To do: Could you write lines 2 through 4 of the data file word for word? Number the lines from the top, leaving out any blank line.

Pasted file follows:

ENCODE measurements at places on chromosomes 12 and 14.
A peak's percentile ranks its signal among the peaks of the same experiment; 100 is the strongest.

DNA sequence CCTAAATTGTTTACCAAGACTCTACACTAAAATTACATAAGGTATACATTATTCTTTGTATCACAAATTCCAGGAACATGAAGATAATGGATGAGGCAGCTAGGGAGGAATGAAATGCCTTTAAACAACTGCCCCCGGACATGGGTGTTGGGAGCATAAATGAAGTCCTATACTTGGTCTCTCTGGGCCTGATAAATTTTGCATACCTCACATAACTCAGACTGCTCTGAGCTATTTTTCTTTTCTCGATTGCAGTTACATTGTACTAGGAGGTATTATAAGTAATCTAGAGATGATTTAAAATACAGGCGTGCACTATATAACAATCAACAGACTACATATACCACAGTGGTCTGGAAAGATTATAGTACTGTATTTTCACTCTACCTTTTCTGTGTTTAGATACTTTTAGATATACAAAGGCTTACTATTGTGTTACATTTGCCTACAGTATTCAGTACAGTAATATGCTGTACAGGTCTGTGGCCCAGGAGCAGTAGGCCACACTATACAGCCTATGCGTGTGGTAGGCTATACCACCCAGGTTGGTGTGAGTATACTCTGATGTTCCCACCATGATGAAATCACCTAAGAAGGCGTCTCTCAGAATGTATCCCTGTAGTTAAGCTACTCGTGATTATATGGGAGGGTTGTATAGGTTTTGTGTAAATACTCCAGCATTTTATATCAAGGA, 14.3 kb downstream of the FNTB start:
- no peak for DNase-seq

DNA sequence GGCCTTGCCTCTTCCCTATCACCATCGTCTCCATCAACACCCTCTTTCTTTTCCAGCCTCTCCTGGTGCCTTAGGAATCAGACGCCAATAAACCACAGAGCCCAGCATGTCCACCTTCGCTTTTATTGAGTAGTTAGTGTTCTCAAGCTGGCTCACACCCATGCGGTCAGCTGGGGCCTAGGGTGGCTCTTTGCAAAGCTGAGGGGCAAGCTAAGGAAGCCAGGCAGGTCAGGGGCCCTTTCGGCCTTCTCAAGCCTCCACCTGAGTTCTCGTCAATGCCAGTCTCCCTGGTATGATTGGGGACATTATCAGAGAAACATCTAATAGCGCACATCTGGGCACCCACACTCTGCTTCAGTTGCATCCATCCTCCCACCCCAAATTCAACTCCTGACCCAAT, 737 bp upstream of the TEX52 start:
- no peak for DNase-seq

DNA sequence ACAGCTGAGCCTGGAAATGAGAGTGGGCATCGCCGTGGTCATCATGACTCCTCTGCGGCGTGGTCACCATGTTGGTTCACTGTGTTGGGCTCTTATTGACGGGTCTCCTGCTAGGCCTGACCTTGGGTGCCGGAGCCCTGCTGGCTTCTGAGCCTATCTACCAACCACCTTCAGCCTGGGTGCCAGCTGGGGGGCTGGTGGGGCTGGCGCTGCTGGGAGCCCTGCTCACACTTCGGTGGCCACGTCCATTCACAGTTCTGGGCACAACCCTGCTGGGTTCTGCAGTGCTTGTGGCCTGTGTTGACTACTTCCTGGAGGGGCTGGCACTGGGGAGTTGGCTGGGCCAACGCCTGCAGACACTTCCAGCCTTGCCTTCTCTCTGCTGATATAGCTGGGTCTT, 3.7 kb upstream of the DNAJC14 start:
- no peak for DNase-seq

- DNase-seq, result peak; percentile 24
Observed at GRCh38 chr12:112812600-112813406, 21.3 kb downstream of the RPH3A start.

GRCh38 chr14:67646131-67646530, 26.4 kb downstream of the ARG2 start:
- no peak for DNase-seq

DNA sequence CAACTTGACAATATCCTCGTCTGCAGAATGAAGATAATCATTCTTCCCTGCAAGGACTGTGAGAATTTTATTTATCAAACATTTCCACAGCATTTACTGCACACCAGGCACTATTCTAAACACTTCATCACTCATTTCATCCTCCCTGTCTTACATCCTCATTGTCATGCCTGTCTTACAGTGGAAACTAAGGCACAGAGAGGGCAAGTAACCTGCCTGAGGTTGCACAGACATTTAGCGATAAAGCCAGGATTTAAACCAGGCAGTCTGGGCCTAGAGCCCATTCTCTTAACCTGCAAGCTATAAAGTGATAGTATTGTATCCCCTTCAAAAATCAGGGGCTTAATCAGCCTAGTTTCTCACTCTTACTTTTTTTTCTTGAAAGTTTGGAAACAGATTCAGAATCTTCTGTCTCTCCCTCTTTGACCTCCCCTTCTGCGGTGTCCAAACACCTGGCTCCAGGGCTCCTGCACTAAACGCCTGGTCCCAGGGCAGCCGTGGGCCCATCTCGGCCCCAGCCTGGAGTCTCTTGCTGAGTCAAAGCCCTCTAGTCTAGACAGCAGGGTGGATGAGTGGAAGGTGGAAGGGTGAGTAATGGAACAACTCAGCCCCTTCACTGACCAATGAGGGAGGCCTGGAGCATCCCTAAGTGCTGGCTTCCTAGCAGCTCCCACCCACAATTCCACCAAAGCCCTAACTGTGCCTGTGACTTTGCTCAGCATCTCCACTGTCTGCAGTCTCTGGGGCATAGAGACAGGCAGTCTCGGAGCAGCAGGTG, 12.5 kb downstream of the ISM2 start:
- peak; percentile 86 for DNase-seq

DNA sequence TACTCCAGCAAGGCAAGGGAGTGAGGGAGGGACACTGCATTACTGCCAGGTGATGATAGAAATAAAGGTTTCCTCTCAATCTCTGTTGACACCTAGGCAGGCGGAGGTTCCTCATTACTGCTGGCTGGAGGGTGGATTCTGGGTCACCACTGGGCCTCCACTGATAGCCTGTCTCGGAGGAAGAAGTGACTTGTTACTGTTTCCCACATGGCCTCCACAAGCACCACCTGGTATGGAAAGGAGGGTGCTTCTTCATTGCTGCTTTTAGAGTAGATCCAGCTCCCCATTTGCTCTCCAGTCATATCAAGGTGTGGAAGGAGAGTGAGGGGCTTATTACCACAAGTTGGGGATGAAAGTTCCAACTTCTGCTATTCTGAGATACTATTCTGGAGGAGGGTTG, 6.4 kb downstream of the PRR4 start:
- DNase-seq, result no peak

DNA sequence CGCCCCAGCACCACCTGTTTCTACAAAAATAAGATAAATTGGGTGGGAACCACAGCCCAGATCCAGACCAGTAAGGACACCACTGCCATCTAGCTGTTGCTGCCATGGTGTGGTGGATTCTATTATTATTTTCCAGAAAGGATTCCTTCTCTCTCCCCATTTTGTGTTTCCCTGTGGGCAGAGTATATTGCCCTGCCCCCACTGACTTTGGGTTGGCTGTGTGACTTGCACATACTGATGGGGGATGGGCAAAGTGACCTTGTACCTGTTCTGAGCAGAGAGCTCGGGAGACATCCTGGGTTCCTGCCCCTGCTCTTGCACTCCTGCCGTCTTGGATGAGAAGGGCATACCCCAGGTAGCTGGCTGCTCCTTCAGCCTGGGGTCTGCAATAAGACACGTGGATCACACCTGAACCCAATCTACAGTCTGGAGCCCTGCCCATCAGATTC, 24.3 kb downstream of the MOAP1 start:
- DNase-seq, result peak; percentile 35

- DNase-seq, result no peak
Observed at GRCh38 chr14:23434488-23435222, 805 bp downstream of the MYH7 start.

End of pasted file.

A peak's percentile ranks its signal among the peaks of the same experiment; 100 is the strongest.

DNA sequence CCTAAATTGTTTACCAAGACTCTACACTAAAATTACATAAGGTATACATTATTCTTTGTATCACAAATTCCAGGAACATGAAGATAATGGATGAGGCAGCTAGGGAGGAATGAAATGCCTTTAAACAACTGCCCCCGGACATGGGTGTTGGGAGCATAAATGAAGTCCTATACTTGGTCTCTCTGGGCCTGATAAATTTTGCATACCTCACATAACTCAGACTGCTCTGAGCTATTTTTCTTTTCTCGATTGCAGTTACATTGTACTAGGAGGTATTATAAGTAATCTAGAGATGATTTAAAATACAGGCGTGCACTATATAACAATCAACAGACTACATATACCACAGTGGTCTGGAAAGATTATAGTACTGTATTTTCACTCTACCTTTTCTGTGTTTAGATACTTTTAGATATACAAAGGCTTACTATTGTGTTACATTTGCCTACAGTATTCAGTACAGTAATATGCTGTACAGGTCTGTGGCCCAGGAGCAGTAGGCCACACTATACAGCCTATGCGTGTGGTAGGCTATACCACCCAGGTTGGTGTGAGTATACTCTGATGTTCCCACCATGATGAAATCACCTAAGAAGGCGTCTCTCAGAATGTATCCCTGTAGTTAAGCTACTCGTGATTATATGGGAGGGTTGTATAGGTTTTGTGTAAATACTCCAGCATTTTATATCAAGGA, 14.3 kb downstream of the FNTB start:
- no peak for DNase-seq